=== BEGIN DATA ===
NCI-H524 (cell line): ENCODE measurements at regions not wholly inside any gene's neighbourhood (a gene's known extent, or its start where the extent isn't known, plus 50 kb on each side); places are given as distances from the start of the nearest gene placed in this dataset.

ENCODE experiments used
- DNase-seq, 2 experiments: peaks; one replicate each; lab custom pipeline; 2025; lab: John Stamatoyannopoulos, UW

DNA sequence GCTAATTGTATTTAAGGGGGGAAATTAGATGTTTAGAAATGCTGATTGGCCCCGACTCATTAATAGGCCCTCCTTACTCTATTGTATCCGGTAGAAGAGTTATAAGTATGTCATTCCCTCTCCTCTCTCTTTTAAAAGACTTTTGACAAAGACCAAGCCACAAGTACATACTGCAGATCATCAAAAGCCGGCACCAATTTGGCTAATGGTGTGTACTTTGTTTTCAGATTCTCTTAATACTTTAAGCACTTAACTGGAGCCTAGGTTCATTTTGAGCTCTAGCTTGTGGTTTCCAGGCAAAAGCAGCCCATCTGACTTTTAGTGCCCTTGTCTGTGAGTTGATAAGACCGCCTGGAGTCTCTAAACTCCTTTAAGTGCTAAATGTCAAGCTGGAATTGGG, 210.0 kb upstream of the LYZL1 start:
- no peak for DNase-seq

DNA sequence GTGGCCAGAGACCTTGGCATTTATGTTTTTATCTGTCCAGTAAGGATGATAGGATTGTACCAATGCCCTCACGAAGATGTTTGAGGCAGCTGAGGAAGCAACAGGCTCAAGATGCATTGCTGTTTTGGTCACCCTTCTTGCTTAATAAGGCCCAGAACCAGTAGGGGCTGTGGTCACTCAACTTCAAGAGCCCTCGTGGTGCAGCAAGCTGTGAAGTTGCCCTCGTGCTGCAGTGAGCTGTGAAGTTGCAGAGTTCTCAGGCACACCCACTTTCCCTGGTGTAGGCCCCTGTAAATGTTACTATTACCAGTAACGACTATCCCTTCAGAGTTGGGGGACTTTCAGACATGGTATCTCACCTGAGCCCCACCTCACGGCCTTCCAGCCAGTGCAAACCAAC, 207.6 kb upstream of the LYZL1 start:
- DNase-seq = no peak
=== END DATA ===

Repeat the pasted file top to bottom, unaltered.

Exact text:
NCI-H524 (cell line): ENCODE measurements at regions not wholly inside any gene's neighbourhood (a gene's known extent, or its start where the extent isn't known, plus 50 kb on each side); places are given as distances from the start of the nearest gene placed in this dataset.

ENCODE experiments used
- DNase-seq, 2 experiments: peaks; one replicate each; lab custom pipeline; 2025; lab: John Stamatoyannopoulos, UW

DNA sequence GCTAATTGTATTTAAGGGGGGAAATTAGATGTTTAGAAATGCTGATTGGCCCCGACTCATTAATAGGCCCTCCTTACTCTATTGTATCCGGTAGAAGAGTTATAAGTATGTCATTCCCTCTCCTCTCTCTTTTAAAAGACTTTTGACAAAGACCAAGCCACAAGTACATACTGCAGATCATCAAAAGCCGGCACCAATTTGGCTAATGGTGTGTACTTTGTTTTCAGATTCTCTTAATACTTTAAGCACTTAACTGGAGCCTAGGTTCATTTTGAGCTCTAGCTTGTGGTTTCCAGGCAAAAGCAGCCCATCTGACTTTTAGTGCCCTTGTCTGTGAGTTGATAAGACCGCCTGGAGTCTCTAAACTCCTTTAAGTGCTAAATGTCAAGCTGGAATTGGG, 210.0 kb upstream of the LYZL1 start:
- no peak for DNase-seq

DNA sequence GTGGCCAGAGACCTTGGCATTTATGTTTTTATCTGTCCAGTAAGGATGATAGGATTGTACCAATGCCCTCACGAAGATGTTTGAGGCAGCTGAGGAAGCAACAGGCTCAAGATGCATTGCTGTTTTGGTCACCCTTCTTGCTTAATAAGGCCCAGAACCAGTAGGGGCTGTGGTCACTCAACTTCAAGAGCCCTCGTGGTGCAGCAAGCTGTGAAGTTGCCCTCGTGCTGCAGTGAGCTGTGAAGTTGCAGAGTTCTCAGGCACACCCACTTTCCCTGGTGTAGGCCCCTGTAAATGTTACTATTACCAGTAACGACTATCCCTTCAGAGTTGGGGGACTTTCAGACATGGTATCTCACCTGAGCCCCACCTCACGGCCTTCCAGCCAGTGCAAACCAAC, 207.6 kb upstream of the LYZL1 start:
- DNase-seq = no peak